One of the tougher jobs in high tech is making a transition from a dying technology to a thriving one. Such is the task of Garry Betty, CEO of one of the nation's oldest Internet service providers. Without benefit of a built-in wire to people's homes (an advantage of the telcos and cable companies), he has to move his base from dial-up service to broadband. (Currently only 1.7 million of his customers are high-speed; he has 2.1 million dial-up customers as well as 1.4 million low-price dial-up customers from the former People PC company.) Betty is looking forward to voice-over-Internet schemes, mobile phones (like an investment with Helio, a youth-oriented start-up begun by EarthLink's founder, Sky Dayton) and providing Wi-Fi to municipalities like Anaheim, Calif., and Philadelphia. Betty, 49, joined EarthLink in 1996, after leaving a job at Digital Communications Associates (where he was the youngest CEO on the New York Stock Exchange). He talked to us by landline about EarthLink's challenges.
BETTY: I don't think it's ever going to die. There's a segment of the population who lives in areas that are just very difficult [for providers] to justify building a broadband infrastructure. Some 10 to 20 million U.S. households will probably use dial-up as a primary means to access the Internet for a long, long, long time.
We're taking the bull by the horns to start building meshed [interconnected] Wi-Fi networks in municipalities. We have aspirations of being able to address some 20 million-plus households using this technology over the next several years.
Your competitors say that muni Wi-Fi uses tax money to compete with them. The government has nothing to do with it. It's our dollars. It's our risk money. The only person that gets hurt if we can't sell any services over that pipe is us. If we can get 15 percent penetration in a city, we can basically break even.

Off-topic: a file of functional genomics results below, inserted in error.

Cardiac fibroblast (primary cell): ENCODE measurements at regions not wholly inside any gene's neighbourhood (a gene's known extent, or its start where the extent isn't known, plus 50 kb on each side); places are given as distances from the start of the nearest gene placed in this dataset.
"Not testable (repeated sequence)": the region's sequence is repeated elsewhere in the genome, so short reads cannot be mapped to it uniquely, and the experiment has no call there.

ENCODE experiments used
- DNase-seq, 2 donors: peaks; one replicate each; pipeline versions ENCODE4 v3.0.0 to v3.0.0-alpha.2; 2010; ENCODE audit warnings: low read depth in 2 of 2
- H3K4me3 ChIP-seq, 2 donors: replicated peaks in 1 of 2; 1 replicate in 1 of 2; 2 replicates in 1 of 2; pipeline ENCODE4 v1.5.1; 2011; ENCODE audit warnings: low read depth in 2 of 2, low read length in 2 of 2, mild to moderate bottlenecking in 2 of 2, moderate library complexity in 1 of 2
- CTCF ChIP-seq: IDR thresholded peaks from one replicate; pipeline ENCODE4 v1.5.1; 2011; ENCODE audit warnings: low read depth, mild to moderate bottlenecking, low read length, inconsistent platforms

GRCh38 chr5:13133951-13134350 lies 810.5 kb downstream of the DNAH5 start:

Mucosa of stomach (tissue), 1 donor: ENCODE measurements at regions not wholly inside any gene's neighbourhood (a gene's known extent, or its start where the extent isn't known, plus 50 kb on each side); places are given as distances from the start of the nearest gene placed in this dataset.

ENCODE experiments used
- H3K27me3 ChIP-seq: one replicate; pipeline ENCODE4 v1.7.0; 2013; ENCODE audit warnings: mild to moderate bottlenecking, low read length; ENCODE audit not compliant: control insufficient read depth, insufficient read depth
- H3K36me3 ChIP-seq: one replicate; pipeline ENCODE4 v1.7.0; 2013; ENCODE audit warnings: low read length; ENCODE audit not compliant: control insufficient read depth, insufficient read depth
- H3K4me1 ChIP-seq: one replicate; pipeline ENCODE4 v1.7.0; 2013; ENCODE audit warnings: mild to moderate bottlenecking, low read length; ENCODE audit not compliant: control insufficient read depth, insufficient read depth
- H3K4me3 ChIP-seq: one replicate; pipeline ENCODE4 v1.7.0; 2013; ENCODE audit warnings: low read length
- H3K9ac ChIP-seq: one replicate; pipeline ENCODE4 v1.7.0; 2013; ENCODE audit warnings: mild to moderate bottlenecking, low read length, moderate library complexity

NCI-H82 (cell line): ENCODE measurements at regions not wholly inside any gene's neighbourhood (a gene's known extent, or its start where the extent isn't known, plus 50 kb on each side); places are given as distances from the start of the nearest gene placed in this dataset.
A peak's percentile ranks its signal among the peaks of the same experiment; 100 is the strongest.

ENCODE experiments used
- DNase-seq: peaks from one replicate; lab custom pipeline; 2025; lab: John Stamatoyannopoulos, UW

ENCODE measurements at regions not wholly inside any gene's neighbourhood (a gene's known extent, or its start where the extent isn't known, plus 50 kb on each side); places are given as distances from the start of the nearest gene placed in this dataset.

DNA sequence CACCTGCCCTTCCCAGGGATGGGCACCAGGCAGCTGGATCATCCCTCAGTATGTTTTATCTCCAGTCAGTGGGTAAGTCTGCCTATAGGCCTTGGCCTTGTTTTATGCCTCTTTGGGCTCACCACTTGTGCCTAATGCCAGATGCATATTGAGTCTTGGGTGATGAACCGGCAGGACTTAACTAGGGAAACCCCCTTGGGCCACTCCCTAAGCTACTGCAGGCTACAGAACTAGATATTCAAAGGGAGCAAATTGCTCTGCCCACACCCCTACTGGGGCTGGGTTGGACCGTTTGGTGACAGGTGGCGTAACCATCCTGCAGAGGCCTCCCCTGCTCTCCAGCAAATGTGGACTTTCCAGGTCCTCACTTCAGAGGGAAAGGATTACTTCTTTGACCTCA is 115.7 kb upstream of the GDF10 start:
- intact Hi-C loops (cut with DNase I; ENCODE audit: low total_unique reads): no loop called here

You bet. And one of the services that we would like to take to trial in Q4 is a Wi-Fi-only phone. If you want to give one to your kids, maybe for five or 10 bucks a month, you could have unlimited calling. Should broadband providers have to offer equal access to all Internet services?
We believe that Net neutrality should be an important part of any telecom system. We think that there's a risk in having a duopoly control such an important part of the economy. Although [the telcos] say good words, I can tell you from experience that if they had the opportunity, they would be charging eBay and Amazon and Google and everybody else a toll for every transaction that took place on the Net.
Nobody wants us [ laughs ]. I think that the concept of an ISP [without infrastructure] isn't a business most people understand. As we make our transition from a traditional dial-up provider to a total communications provider, people will start looking at us a little bit differently. But the good news is, we have the resources and the opportunity to make that transition without interventions from third parties. How do you assess AOL's attempt to make that transition?
They should've done some of what they're doing four or five years ago, and they aren't quite as far along in their transition as we are. I hope that they're successful. Consumers really do like choice.
I'd be very unhappy to do it. We are even opposed to the concept of capturing user-related usage. We don't keep usage data by customer.
Oh, yeah, but we wouldn't do it. If they give us a subpoena we work with them, and have worked with them on things like catching pedophiles and things related to national security.
I joined Sky when the company was only a year and a half old. He knew that we'd have to raise a boatload more money than people were willing to give to a 23-year-old kid without a college education. I focused on things that I knew I alone could do--raising money, fixing the infrastructure. Sky focused on external issues like our public relations, and on the product. Those things worked very well. You and the founder have to leverage your collective strengths to make something that's even stronger.